Tuesday, April 26, 2011
Can the Gang of Six deliver? Will it matter?
The most interesting phenomenon in Washington at the moment (and I said most interesting, not most entertaining, which we all know is the Donald) is the bipartisan Gang of Six senators who are working to achieve a long term budget deal to achieve $4 trillion in savings - a target similar to the Bowles-Simpson Deficit Commission report from December. Two members appeared on Meet the Press this week and reported that they were close to agreement.
The idea is that if this ideologically diverse group can reach an agreement - with progressive Dick Durbin, the #2 Democrat in the Senate and former senior senator to one, Barack Obama, leading one side, and the conservative Saxby Chambliss, friend of Speaker Boehner, on the other, then their plan can garner 60 votes in the Senate, gain the support of the President (with tinkering), and put the House in the position of choosing between historic deficit reductions and stalemate & the status quo. Speaker Boehner hems and haws, but then does the right thing, bucks the Tea Party and core conservatives, and forms a coalition with centrist Democrats to pass the plan.
My guess is that you don't appear on Meet the Press and say you are close to an agreement unless you indeed are going to get one. And I also think that these Senators have gone so far down this path, and already withstood abuse from their respective left and right flanks of their party (one for considering net revenue increases and the other for accepting the need for cuts in entitlements), that they will indeed cut the deal. The tax issue is clearly the most sensitive - and it appears that the way they square this circle is by cutting out tax deductions and credits, while leaving individual rates where they are now, getting rid of a lot of corporate loopholes and then cutting the overall corporate tax rate. They will say this is tax reform that generates new reveune without increasing individual tax rates and that it will help grow the economy. It remains to be seen how they propose to slow growth of Medicare or make Social Security solvent, but they probably endorse many of the Bowles-Simpson proposals.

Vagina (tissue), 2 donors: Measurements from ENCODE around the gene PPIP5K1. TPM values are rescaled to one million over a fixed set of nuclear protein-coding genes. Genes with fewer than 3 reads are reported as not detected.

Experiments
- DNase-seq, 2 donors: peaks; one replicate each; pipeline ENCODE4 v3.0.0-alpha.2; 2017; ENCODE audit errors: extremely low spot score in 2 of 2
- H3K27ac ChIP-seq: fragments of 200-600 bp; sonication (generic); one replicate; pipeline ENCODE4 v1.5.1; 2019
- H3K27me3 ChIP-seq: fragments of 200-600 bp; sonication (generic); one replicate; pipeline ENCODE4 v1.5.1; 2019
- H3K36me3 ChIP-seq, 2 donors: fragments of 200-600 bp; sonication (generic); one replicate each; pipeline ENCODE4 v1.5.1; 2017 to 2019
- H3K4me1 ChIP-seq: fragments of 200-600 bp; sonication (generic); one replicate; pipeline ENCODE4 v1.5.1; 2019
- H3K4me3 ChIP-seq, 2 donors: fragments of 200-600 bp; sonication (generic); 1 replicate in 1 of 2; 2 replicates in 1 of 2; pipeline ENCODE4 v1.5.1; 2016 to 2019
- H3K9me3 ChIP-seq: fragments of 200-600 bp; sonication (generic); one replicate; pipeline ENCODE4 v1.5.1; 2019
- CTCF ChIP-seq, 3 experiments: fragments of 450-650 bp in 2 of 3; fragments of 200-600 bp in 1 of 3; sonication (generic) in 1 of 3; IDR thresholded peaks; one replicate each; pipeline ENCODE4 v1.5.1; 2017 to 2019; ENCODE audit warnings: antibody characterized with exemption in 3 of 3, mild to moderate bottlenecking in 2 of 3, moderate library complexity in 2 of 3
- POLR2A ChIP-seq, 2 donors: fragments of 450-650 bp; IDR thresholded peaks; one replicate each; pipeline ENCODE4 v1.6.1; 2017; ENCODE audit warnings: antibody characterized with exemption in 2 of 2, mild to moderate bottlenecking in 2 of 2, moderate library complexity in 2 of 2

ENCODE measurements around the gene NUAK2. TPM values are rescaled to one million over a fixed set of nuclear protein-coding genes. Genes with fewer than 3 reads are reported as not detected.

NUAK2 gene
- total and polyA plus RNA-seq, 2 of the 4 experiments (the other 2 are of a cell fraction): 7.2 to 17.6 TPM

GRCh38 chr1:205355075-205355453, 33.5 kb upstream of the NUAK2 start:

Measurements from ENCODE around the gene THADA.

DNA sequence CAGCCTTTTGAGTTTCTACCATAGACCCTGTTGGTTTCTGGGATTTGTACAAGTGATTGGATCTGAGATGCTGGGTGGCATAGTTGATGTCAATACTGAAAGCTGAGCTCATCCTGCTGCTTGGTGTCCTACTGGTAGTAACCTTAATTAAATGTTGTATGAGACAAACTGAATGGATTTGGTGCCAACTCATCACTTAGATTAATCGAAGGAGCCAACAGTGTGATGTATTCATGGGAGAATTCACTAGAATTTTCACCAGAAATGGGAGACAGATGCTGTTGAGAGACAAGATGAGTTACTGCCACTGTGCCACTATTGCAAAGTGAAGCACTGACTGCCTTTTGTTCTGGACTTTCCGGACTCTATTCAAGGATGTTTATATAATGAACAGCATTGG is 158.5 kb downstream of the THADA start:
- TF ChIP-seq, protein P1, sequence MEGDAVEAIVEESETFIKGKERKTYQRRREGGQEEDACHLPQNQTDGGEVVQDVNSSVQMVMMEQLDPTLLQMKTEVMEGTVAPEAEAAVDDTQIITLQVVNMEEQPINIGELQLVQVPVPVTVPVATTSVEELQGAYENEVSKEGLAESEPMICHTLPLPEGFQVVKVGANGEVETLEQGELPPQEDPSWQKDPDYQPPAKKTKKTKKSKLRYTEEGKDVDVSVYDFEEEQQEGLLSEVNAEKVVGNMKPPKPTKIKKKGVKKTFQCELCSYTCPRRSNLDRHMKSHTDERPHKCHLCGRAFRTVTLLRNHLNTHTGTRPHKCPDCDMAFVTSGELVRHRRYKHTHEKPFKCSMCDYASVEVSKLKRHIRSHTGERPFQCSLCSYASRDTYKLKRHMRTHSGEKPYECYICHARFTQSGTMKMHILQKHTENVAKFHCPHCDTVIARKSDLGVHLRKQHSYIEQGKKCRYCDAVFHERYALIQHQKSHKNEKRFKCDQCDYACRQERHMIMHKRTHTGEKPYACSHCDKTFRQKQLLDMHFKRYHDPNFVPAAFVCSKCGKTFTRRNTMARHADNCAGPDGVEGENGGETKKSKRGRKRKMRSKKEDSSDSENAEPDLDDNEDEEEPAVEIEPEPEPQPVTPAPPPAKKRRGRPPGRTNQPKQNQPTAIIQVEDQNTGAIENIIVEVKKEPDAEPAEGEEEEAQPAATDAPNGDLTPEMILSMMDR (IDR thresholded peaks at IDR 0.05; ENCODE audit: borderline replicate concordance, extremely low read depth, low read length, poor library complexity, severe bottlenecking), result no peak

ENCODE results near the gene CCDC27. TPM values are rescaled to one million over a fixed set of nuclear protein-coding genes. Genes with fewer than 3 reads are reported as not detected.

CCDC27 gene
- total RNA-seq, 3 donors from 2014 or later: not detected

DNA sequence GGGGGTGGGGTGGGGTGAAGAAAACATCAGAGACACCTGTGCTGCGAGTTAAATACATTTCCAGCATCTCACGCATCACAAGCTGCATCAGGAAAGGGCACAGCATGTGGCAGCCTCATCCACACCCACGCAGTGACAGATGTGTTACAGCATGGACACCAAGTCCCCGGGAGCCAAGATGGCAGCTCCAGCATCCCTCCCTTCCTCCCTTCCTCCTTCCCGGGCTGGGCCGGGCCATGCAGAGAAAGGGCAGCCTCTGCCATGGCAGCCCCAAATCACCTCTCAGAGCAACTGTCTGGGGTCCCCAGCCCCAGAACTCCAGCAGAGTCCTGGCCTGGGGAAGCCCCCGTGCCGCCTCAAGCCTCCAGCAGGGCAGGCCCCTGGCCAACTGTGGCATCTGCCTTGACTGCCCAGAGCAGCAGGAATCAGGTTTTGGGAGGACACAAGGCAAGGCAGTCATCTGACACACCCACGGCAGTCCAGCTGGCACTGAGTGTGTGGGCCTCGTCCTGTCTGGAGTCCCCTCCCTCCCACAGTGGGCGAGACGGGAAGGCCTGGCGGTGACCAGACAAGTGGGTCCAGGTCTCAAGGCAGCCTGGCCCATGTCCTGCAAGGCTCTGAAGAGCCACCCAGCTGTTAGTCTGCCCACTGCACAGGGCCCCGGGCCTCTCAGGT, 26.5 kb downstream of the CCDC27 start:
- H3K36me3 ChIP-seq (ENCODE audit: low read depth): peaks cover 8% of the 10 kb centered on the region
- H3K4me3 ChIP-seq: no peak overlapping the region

Politically, this group looks at all the polls showing little public support for specific spending cuts or tax increases and argues that the public will support cuts and taxes in the context of a plan that reduces the deficit to a manageable level, makes entitlement programs sustainable, and is crafted to grow the economy. Maybe they are right, but it will be hard to notice any groundswell of public support for this package compared to the noisy opposition to tax increases and Medicare cuts that has already started to appear on the airwaves.
While a deal by the Gang might would be a big achievement, I have a hard time seeing many of the other political pieces falling into place. You don't get to be president without being an exceptional politician - and Obama is staying above the fray for a reason. There is also no softening on the right on the tax question. Boehner pretty much said this week that any increases in net revenues is a non-starter in the House. I'm not even sure that you get to 60 votes in the Senate or that the deal could survive the committee or Senate floor amendment process intact.
The idea that something this massive could be pushed through the American political system in what is left of 2011 seems unrealistic -- although there would be a sympathetic press corps cheering the Gang on. The more likely result is that Ryan and Obama's plans frame the debate for the 2012 election, the new or relected president claims a mandate for his or her plan and the Gang's agreement becomes the starting point for the negotiations in January 2013.